A magical season is upon us, when the veil between the worlds is thinnest and uncovering its mysteries beckons. From invocation and divination, to séance and shamanism, cannabis has been used in magickal and ritualistic settings for millennia. While much of this knowledge has been lost to the ages, ritualistic cannabis hasn’t gone anywhere. For everything from energy healing and chakra activation, to meditation and psychic awareness, you don’t have to be a witch to let cannabis enhance your own personal rituals.
Cannabis has featured in ancient religion, paganism and spirituality around the world. In Viking culture, cannabis was associated with the Norse goddess of love, Freya. Harvest took place during an erotic high festival in her honor, just as cannabis today is harvested during the time of Samhain, the Celtic pagan festival from which Halloween was born. According to lore, Freya resided in the flowers of the plant, and all one needed to do was ingest the buds to become influenced by this divine feminine force.
More notably, cannabis may have been a featured element in the oracular arts. The Oracle of Delphi herself might have been high when she went into trance and channeled prophecies from the Greek god Apollo.
To access her visions, the Oracle sat suspended over a crack in the earth above a sacred spring from which vapors would emanate. Some suggest the fumes were mildly toxic natural gases. But others, like Dr. D.C.A. Hillman, author of The Chemical Muse: Drug Use and the Roots of Western Civilization, believe the vapor came from hallucinogenic plants intentionally burned to elicit visions. He claims cannabis may have been among them — partly because the bay leaves presumed to have been used are not psychotropic, while cannabis was well known to the Greeks at the time due to trade with Asia.
Long before the Oracle at Delphi, the mysterious Gaddi people, believed to be among the oldest tribes of India, are said to have used cannabis ritualistically for divination. It is believed that the disciples of Shiva in this tribe used the plant to enter trancelike states from which they would make predictions about the fate of the clan and give advice to those gathered.
Later, during the Middle Ages, European witches used a variety of hallucinogenic substances ritualistically. It’s difficult to determine whether cannabis was one of them, since Pope Innocent VIII banned the plant during this period. But since it is clear that witches incorporated a plethora of entheogens like datura, belladonna, henbane and mandrake into their craft, it hardly seems far-fetched to imagine that those who were brave enough to be witches might have been brave enough to use illicit cannabis in rituals, too.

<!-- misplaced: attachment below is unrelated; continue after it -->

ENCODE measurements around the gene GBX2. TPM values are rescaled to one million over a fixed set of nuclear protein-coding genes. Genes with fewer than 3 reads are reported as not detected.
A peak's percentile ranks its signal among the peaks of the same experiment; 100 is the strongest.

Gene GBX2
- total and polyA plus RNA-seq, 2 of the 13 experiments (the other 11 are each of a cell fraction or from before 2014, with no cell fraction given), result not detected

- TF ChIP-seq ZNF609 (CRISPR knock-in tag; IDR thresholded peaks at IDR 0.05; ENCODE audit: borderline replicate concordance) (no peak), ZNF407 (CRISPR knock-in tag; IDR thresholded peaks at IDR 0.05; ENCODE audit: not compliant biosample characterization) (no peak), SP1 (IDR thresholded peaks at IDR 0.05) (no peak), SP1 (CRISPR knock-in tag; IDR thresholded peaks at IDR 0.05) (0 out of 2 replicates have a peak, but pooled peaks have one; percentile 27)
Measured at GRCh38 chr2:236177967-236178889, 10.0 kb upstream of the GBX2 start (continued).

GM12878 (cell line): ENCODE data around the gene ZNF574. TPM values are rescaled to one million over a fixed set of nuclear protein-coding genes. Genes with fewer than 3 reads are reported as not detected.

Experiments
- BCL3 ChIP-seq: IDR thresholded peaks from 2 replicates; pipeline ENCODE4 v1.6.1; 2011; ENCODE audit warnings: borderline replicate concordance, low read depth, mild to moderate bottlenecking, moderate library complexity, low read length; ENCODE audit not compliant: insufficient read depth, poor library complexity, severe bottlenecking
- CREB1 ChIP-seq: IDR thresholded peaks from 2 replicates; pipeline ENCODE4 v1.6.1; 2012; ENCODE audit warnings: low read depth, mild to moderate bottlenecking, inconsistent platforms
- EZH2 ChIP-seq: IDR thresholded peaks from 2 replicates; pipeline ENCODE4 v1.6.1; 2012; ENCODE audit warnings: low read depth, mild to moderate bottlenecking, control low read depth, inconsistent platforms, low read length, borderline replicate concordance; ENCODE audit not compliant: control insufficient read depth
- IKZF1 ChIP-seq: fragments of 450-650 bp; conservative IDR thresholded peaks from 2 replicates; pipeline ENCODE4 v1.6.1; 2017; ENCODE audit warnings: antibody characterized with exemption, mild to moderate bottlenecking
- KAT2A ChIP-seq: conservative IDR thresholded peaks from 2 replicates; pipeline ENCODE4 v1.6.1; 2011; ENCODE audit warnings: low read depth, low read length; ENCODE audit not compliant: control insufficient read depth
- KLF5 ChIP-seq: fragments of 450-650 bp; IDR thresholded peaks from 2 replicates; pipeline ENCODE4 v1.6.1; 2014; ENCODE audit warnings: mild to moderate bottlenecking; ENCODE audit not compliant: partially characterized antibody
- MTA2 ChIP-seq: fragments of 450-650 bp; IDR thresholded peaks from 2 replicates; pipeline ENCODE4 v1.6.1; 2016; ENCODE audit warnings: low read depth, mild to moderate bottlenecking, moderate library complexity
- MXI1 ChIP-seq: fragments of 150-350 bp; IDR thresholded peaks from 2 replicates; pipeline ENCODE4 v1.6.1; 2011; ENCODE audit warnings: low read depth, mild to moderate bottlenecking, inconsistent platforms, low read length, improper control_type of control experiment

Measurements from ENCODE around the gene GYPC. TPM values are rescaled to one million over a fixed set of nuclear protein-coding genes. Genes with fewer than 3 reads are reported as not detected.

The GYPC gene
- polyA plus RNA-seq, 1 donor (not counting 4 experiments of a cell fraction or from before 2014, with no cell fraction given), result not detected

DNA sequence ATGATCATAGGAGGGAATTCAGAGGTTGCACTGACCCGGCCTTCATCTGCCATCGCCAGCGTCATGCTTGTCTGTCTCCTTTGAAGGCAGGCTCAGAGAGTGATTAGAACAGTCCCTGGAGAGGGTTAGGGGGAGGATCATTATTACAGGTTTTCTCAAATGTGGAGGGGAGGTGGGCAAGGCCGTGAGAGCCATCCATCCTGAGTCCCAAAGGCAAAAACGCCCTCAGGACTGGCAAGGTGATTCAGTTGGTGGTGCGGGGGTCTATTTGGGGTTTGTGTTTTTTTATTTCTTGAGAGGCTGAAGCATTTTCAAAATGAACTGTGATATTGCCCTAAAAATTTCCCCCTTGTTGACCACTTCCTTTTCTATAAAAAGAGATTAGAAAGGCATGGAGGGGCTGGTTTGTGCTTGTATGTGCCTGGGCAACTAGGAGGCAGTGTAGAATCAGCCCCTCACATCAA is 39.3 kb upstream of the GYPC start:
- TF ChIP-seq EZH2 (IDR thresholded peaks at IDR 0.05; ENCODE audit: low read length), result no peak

Today, cannabis continues to be revered in pagan rituals and modern witchcraft. And if the season has you so inclined, you can easily create your own magickal cannabis ritual.
Start with cleansing yourself and your space — saging yourself and setting up an altar are a good start. Burn some incense to help get you grounded. After a brief meditation, vaporize (or consume as you like) a small amount of cannabis — enough to get you elevated, but not so high you think you can fly off on a broom. Tune into the energies you want to connect with and take another 1-2 hits. Repeat until your consciousness is altered and you feel the spirit of cannabis inhabit your body.
Keep your heart and mind open and allow any visions or messages to come through. Don’t assess or judge what’s happening; just observe and experience.
When you’re ready, emerge from the ritual. Burn some more incense to gently bring you back to Earth. Once you feel grounded, spend the next few minutes writing down any messages you received and take notes reflecting on your experience.
Cannabis can be used for any ritualistic expression you desire. Follow in the footsteps of those witches and seers who came before us, or boldly blaze your own path. The most important element is simply conscious intention, so feel free to get creative in exploring the ways this magickal plant can be your ally in the spiritual realms. ‘Tis the season, after all.
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